US authorities arrest former Canadian pharmacy owner

Online pharmacyOne of the prominent figures in the Canadian pharmacy sector in recent years - Andrew Strempler - has been arrested in Florida on charges relating to the distribution of illegal medicines in the US supply chain.

The 38-year-old is expected to be formally charged next week in a Miami federal court for conspiracy to commit mail fraud and wire fraud stemming from an online pharmacy business, according to a Wall Street Journal report.

The arrest is the latest development in a long-running federal investigation in to Canadian pharmacies linked to the introduction of counterfeit, diverted and unapproved medicines into the US, and has come to the fore once again after counterfeit copies of Roche's cancer drug Avastin (bevacizumab) and Teva's attention-deficit hyperactivity disorder (ADHD) were discovered earlier this year.

Strempler was instrumental in setting up the Canadian Internet pharmacy phenomenon which emerged around a decade ago in answer to rising prescription drug prices in the US, providing cheaper prescription medicines to American citizens via his Mediplan Pharmacy business and RxNorth website.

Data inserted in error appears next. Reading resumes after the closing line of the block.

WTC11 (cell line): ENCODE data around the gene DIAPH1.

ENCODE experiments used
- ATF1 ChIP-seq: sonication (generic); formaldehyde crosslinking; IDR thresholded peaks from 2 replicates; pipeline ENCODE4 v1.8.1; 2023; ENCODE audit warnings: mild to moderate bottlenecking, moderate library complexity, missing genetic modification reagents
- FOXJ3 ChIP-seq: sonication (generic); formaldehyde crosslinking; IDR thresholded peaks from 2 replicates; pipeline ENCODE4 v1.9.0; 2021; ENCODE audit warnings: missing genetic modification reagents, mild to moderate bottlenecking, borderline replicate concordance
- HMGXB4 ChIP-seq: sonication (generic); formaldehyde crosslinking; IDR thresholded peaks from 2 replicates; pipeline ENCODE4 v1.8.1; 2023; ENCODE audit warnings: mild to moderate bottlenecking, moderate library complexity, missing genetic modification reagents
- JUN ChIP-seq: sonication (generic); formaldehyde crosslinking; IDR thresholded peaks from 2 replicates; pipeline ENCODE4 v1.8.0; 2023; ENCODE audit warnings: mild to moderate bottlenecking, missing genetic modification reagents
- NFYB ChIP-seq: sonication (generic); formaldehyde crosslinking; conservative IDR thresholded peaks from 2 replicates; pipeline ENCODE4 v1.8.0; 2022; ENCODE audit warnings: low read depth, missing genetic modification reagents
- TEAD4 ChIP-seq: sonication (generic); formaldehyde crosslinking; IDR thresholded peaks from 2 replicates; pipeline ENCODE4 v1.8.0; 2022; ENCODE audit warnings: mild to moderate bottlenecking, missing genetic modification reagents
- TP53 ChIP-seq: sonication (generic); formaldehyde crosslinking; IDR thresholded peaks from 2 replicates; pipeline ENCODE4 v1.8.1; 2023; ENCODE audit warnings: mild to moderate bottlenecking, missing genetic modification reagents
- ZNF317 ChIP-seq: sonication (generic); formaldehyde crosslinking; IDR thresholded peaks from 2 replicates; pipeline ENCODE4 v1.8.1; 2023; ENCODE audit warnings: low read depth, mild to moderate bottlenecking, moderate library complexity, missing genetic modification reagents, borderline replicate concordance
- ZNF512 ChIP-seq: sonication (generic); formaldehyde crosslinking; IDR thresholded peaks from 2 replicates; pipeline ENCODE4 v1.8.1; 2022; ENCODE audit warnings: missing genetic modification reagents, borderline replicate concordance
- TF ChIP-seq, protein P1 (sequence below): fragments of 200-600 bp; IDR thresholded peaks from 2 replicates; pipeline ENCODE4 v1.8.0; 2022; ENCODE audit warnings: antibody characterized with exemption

In 2005 however the US FDA seized a large quantity of medicines handled by Strempler's organisation and revealed that the majority came from overseas manufacturers even though they were presented as being made in Canada and approved by the national regulatory authorities.

Further seizures a year later netted some counterfeit products, according to federal documents, including fake versions of Pfizer's cholesterol-lowerer Lipitor (atorvastatin) and AstraZeneca's gastrintestinal drug Nexium (esomeprazole) and breast cancer treatment Arimidex (anastrozole).

Although the RxNorth site was sold off in 2006 to and evenually closed down in 2008, Strempler has continued to operate an online pharmacy business outside Canada, namely Pharmacheck which is based in the Caribbean island of Curacao.

Meanwhile, and a string of other overseas sites are still being investigated by the FDA in connection with counterfeit medicine cases.

The FDA's official line is that importation of medicines brought from overseas online pharmacies remains illegal, and the agency advises consumers only to buy drugs from online pharmacies certified by the National Association of Boards of Pharmacy's Verified Internet Pharmacy Practices Sites (VIPPS) programme.

An amendment to the Prescription Drug User Fee (PDUFA) seeking to legalise personal importation of prescription medicines from Canada was defeated in the Senate last month.

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